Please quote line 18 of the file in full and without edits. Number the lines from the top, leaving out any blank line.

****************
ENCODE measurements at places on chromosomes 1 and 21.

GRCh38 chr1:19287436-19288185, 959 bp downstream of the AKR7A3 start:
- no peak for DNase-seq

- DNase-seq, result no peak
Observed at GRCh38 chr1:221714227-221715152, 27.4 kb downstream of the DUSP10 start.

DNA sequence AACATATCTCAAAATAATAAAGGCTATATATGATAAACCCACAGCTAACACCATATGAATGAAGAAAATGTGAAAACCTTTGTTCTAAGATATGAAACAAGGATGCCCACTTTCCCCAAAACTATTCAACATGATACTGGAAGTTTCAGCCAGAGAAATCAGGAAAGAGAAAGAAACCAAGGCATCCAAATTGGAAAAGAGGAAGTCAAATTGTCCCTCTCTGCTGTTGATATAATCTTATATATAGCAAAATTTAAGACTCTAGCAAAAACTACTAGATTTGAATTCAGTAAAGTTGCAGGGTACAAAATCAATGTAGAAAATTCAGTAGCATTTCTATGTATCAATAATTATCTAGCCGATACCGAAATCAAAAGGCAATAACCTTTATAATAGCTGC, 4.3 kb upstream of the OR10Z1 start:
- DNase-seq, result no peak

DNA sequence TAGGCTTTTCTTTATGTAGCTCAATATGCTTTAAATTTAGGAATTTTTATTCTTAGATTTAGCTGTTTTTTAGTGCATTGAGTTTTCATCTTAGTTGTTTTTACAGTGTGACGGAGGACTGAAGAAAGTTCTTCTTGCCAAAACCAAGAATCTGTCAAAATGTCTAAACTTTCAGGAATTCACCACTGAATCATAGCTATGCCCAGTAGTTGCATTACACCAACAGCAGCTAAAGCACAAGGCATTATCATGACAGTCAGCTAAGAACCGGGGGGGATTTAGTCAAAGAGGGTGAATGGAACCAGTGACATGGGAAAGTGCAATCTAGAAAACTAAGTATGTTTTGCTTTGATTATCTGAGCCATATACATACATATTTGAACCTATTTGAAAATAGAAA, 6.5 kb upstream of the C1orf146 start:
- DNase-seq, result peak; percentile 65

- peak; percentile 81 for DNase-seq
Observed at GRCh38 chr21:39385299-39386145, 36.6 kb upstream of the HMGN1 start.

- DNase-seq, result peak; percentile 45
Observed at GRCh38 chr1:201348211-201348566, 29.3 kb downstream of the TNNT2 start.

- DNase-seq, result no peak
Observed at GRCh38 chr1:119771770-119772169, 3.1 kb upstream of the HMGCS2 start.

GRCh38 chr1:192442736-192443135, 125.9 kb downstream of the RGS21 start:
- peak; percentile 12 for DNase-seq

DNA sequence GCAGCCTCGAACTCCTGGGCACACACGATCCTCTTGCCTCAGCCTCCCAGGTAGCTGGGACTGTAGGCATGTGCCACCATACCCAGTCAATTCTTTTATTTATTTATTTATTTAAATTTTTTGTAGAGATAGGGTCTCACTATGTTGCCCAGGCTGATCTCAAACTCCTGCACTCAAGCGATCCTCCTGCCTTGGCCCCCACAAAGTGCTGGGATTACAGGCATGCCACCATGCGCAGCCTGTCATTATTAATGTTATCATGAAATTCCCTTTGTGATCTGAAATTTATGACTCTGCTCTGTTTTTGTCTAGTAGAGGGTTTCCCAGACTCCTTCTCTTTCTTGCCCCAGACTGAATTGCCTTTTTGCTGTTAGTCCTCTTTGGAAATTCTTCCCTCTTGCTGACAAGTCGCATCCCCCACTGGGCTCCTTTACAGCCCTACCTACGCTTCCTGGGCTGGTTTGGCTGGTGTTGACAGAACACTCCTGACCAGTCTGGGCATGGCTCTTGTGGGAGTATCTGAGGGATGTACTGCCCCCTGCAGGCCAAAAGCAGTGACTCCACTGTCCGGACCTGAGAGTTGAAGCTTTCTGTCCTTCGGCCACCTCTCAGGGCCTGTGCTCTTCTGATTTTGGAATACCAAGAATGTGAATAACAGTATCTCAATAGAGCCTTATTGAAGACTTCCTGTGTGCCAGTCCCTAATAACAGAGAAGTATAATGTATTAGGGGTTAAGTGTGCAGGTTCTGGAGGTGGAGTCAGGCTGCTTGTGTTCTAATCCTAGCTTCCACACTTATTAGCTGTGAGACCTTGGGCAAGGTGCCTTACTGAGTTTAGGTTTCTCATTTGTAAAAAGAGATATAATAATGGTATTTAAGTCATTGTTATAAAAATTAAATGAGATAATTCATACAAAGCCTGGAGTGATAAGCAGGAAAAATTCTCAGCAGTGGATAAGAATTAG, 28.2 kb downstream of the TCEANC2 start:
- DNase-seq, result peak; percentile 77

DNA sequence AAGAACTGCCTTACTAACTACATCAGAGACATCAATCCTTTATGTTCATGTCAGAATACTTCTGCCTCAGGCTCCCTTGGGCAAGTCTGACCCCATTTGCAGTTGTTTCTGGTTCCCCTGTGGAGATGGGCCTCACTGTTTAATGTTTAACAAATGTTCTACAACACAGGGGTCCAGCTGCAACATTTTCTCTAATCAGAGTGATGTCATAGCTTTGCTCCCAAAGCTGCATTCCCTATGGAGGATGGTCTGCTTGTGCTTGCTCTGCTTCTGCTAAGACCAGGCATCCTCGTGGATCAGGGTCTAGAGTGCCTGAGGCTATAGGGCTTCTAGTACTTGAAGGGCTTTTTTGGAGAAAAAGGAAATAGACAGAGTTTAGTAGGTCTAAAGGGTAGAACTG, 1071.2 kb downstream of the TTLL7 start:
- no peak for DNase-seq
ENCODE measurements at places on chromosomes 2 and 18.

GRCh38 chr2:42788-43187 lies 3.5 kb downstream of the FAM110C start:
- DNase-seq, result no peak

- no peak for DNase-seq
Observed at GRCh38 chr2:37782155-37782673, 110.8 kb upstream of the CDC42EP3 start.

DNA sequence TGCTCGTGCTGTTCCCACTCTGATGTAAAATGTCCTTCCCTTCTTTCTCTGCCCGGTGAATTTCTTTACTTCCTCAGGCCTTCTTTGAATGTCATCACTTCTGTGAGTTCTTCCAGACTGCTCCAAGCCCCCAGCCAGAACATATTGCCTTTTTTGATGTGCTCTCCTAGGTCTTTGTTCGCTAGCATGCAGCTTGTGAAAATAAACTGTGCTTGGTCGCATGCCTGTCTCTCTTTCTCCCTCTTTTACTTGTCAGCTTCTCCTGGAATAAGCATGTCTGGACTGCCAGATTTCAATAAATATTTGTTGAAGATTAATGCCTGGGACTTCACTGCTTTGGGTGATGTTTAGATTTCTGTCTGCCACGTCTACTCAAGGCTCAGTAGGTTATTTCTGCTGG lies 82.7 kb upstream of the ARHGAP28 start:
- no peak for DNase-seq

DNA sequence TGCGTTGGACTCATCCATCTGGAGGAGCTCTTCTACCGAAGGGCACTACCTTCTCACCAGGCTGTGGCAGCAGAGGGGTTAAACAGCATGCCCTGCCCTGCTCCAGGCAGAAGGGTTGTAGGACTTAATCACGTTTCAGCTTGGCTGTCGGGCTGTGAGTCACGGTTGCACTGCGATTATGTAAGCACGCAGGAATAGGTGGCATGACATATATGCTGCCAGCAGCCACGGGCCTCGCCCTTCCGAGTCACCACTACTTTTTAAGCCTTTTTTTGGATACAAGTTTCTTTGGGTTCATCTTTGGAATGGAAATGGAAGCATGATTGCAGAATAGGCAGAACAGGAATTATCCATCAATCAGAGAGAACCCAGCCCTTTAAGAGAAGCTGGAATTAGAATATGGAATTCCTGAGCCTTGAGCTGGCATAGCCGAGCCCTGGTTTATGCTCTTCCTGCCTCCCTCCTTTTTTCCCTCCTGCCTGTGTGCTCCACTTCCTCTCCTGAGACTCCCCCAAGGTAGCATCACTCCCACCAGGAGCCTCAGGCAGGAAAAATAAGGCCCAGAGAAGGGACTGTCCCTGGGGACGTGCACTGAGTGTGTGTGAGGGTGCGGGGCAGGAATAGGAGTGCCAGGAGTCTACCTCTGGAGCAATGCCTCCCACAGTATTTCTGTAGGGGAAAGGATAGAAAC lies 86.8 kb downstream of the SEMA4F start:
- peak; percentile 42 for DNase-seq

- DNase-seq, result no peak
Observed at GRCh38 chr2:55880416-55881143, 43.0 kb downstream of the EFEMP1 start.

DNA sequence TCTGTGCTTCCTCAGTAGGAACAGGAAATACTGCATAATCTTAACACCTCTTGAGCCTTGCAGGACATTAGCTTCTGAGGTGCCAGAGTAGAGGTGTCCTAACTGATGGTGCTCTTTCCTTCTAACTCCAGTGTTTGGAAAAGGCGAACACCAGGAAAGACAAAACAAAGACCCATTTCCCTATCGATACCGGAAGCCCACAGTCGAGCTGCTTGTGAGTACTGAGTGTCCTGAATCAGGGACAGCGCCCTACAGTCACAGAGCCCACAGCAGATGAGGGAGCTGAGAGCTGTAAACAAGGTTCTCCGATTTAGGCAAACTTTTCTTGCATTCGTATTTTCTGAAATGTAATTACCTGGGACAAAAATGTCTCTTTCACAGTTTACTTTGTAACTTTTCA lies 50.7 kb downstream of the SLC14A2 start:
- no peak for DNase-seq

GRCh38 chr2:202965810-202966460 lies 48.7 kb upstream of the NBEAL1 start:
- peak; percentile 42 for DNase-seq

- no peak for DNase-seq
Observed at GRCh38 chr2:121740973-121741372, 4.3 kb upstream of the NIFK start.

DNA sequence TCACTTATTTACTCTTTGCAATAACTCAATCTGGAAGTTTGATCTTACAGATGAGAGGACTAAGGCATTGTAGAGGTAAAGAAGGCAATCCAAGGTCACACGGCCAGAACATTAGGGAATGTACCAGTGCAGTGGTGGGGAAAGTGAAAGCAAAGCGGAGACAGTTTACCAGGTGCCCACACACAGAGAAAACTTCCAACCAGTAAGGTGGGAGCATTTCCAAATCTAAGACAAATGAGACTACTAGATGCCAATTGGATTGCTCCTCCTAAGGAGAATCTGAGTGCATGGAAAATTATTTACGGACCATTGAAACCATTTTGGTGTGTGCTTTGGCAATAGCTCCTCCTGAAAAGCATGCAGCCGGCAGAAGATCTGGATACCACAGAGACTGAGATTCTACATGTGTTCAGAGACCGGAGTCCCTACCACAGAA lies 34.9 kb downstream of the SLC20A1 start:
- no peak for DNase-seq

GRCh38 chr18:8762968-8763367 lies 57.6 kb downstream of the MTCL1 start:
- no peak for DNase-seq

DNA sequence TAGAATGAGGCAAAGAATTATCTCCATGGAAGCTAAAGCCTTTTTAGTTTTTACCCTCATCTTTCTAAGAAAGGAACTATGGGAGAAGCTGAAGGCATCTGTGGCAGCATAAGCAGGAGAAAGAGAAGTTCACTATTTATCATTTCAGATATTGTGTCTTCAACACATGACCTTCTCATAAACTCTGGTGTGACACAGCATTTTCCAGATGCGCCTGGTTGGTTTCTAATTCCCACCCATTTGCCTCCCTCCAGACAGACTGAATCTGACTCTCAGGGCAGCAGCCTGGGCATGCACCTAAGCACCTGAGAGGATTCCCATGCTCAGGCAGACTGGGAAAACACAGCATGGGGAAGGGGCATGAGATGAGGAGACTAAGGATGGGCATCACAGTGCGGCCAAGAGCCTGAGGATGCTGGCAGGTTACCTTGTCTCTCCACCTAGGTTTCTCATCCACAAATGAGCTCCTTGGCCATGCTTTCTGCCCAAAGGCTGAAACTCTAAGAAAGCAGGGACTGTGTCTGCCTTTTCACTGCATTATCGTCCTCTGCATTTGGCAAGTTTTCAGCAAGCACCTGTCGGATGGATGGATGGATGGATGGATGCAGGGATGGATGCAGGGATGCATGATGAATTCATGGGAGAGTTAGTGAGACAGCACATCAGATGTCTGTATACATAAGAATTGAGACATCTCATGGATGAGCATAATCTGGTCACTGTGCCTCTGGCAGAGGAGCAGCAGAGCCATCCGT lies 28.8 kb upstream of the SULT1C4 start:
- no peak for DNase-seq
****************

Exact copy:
DNA sequence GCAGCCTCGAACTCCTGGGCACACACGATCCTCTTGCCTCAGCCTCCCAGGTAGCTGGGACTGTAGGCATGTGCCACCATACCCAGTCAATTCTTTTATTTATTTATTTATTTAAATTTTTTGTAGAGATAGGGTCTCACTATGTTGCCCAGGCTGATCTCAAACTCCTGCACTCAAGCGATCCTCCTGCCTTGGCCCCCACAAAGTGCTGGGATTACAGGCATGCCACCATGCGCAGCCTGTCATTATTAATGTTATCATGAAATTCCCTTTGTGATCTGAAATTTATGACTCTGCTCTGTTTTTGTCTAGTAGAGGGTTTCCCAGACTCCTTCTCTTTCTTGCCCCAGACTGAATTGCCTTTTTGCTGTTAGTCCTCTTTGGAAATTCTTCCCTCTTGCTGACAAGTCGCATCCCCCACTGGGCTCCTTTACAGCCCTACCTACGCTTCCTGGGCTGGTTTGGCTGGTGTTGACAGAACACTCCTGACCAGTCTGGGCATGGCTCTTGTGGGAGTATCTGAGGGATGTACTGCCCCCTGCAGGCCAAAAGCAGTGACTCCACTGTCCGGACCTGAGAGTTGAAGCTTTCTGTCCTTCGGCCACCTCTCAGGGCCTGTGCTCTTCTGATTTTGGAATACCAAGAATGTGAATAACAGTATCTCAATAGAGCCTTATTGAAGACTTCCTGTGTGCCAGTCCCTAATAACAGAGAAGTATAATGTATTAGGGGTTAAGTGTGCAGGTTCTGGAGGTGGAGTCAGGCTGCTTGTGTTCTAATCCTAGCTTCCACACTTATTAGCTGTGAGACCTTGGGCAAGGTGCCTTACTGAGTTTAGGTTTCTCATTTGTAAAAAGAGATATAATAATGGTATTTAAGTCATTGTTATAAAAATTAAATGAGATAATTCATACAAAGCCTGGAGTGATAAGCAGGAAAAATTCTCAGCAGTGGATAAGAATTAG, 28.2 kb downstream of the TCEANC2 start: